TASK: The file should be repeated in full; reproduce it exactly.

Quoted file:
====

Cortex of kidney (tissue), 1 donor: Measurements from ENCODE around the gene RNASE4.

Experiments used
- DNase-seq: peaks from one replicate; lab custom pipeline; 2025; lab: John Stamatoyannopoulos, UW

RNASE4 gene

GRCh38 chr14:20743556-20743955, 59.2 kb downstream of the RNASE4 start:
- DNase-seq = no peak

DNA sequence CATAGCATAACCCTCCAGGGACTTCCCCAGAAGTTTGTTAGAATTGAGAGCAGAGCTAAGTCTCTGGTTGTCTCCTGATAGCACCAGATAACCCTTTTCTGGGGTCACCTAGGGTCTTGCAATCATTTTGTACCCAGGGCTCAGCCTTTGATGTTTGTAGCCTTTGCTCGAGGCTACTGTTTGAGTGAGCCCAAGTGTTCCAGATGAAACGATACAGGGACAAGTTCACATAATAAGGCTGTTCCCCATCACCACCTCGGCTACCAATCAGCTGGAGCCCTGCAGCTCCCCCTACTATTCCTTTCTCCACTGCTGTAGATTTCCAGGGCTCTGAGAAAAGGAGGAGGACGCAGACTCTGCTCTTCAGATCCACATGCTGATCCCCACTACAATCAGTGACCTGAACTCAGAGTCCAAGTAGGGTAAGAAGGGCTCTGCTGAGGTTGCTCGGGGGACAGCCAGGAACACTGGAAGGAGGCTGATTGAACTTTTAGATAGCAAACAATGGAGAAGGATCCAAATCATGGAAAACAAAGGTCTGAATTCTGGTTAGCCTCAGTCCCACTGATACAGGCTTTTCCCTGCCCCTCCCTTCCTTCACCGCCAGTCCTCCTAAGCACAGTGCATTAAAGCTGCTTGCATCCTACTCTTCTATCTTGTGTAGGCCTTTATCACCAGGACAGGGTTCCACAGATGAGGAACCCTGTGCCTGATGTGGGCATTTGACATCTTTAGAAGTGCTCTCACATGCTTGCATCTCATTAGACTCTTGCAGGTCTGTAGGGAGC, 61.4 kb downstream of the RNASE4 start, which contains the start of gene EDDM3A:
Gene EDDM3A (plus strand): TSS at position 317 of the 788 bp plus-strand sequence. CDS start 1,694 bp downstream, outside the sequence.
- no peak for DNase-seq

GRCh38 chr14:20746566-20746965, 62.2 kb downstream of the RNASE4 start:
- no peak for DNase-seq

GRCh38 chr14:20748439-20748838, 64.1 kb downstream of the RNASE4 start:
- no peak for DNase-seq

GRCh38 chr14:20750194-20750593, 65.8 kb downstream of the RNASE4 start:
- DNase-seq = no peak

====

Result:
Cortex of kidney (tissue), 1 donor: Measurements from ENCODE around the gene RNASE4.

Experiments used
- DNase-seq: peaks from one replicate; lab custom pipeline; 2025; lab: John Stamatoyannopoulos, UW

RNASE4 gene

GRCh38 chr14:20743556-20743955, 59.2 kb downstream of the RNASE4 start:
- DNase-seq = no peak

DNA sequence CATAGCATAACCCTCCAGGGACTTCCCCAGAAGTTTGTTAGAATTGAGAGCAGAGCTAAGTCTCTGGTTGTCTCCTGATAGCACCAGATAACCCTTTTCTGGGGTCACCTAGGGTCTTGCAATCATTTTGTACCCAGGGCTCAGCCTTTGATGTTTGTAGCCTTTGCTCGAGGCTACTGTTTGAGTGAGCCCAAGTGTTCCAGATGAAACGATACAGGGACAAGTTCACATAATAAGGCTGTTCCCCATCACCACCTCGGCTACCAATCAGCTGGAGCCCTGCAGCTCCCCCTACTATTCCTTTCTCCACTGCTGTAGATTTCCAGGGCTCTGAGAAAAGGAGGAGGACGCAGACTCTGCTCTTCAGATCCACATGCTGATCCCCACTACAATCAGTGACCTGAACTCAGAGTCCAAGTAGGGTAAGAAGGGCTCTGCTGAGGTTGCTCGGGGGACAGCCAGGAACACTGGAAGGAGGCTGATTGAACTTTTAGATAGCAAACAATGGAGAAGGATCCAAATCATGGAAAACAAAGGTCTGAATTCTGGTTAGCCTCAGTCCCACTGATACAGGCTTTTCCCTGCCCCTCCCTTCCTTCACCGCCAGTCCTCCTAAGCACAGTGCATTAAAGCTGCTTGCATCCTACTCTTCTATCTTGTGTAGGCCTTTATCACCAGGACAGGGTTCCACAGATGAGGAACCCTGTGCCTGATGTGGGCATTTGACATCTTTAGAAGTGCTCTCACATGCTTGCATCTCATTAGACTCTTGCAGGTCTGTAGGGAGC, 61.4 kb downstream of the RNASE4 start, which contains the start of gene EDDM3A:
Gene EDDM3A (plus strand): TSS at position 317 of the 788 bp plus-strand sequence. CDS start 1,694 bp downstream, outside the sequence.
- no peak for DNase-seq

GRCh38 chr14:20746566-20746965, 62.2 kb downstream of the RNASE4 start:
- no peak for DNase-seq

GRCh38 chr14:20748439-20748838, 64.1 kb downstream of the RNASE4 start:
- no peak for DNase-seq

GRCh38 chr14:20750194-20750593, 65.8 kb downstream of the RNASE4 start:
- DNase-seq = no peak